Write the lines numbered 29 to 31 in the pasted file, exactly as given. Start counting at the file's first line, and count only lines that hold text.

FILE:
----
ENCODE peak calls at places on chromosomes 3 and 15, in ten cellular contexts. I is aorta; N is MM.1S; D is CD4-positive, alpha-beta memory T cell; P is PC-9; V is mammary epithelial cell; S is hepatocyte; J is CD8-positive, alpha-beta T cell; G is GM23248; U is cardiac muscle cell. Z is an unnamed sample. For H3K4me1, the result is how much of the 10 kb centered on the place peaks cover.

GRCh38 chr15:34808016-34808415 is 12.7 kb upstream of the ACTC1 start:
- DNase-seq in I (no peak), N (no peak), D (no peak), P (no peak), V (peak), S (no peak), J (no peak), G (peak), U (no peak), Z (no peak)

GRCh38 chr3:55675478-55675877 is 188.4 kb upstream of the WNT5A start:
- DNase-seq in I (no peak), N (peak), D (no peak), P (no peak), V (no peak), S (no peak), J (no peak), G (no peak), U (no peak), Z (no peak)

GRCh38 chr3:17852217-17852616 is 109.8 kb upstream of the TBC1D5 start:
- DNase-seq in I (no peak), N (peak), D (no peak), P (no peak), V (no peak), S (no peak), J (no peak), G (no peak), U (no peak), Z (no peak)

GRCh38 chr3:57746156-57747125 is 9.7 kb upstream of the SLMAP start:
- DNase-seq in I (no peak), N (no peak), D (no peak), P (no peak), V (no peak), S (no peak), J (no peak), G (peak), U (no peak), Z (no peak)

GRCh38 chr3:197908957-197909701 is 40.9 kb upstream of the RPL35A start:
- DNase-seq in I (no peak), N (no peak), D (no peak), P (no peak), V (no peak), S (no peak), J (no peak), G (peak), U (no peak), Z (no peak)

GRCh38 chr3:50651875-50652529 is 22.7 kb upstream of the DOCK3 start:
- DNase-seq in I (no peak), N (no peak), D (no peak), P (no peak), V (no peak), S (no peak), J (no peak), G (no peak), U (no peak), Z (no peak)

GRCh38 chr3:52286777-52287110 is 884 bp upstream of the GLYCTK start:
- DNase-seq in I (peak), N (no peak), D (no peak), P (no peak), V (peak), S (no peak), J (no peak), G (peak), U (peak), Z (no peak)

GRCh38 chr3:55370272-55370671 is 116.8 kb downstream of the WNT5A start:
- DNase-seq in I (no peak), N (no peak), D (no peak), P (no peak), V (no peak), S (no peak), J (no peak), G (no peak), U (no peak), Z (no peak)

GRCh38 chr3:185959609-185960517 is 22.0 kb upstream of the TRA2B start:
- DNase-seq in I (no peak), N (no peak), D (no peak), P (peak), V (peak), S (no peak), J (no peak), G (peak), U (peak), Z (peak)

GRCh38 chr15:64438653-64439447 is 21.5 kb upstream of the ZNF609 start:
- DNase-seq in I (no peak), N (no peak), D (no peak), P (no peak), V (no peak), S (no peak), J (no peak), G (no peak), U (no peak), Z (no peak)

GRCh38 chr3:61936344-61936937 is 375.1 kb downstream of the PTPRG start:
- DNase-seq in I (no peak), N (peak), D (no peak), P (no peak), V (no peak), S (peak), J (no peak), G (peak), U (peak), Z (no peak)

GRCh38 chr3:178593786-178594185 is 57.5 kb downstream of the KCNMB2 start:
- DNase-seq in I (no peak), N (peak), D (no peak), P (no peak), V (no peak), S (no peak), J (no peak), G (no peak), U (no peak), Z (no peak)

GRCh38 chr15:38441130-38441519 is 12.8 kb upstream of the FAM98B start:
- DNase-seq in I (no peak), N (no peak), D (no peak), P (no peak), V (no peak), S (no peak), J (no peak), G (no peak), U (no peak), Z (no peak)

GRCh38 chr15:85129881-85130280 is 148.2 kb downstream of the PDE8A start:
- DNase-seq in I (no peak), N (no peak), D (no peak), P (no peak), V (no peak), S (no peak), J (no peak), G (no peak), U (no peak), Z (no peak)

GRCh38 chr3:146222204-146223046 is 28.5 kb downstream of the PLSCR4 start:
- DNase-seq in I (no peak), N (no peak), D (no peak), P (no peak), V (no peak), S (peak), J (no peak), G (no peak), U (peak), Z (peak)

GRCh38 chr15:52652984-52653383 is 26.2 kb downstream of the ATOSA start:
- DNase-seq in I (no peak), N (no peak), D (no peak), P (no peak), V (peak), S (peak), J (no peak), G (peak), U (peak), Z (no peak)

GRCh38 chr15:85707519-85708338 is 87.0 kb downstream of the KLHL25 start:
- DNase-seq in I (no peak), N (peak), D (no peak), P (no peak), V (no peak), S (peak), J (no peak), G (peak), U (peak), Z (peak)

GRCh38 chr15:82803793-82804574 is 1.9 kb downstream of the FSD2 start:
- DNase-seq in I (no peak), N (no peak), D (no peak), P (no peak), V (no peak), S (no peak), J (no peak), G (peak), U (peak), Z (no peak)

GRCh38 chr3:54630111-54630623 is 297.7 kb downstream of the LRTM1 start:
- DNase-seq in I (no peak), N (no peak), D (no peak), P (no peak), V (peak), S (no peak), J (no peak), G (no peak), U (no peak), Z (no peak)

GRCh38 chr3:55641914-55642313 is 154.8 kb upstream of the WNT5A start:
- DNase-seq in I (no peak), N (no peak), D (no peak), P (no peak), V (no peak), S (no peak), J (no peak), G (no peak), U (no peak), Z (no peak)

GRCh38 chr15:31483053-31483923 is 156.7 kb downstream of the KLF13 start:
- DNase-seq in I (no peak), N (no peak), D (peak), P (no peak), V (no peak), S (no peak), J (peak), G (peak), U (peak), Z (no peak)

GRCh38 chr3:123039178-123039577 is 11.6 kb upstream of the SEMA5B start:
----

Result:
- DNase-seq in I (no peak), N (no peak), D (no peak), P (no peak), V (no peak), S (no peak), J (no peak), G (no peak), U (no peak), Z (no peak)

GRCh38 chr3:146222204-146223046 is 28.5 kb downstream of the PLSCR4 start:
- DNase-seq in I (no peak), N (no peak), D (no peak), P (no peak), V (no peak), S (peak), J (no peak), G (no peak), U (peak), Z (peak)